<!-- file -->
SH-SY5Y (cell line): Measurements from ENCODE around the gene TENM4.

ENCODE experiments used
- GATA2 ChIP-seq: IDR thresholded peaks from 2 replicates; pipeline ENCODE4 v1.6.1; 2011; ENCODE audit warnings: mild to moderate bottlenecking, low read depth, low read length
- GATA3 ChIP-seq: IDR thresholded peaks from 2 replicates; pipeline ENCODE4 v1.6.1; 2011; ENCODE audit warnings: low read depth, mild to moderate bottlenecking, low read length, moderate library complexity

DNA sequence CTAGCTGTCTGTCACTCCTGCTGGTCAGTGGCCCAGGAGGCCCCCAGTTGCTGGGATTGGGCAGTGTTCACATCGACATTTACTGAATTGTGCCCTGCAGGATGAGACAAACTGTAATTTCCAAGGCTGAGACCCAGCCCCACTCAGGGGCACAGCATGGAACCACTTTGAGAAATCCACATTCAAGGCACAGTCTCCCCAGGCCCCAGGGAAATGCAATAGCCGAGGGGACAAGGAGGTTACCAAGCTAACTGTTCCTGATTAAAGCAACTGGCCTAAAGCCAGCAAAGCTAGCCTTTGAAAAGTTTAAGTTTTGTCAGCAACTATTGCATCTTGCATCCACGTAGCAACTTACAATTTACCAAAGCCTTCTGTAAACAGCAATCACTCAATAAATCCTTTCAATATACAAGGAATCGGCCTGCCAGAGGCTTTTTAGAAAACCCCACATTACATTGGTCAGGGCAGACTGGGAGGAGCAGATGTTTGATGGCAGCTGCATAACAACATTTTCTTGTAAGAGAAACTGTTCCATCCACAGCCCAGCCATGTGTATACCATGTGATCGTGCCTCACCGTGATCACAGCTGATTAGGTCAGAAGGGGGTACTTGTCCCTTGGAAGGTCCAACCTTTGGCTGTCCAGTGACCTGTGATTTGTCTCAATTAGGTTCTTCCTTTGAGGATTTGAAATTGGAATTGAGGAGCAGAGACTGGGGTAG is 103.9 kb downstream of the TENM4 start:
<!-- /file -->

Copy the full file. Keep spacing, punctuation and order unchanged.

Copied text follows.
SH-SY5Y (cell line): Measurements from ENCODE around the gene TENM4.

ENCODE experiments used
- GATA2 ChIP-seq: IDR thresholded peaks from 2 replicates; pipeline ENCODE4 v1.6.1; 2011; ENCODE audit warnings: mild to moderate bottlenecking, low read depth, low read length
- GATA3 ChIP-seq: IDR thresholded peaks from 2 replicates; pipeline ENCODE4 v1.6.1; 2011; ENCODE audit warnings: low read depth, mild to moderate bottlenecking, low read length, moderate library complexity

DNA sequence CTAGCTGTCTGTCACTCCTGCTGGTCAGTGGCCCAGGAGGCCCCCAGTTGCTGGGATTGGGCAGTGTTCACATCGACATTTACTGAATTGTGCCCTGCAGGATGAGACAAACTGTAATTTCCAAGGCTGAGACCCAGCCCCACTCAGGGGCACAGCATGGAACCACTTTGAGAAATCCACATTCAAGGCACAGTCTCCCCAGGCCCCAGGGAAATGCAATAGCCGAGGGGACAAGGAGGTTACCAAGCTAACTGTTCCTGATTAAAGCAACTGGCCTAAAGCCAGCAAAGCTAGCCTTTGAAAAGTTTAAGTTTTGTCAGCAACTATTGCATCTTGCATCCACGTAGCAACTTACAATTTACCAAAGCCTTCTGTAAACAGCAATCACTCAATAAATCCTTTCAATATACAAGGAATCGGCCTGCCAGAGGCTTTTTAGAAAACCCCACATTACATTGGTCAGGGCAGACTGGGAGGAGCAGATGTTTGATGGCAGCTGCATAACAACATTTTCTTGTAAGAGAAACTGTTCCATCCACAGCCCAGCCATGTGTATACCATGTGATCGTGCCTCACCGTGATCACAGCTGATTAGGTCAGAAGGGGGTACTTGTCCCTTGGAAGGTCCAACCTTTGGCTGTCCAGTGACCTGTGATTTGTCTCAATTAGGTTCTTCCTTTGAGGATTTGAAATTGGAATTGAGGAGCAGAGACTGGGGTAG is 103.9 kb downstream of the TENM4 start: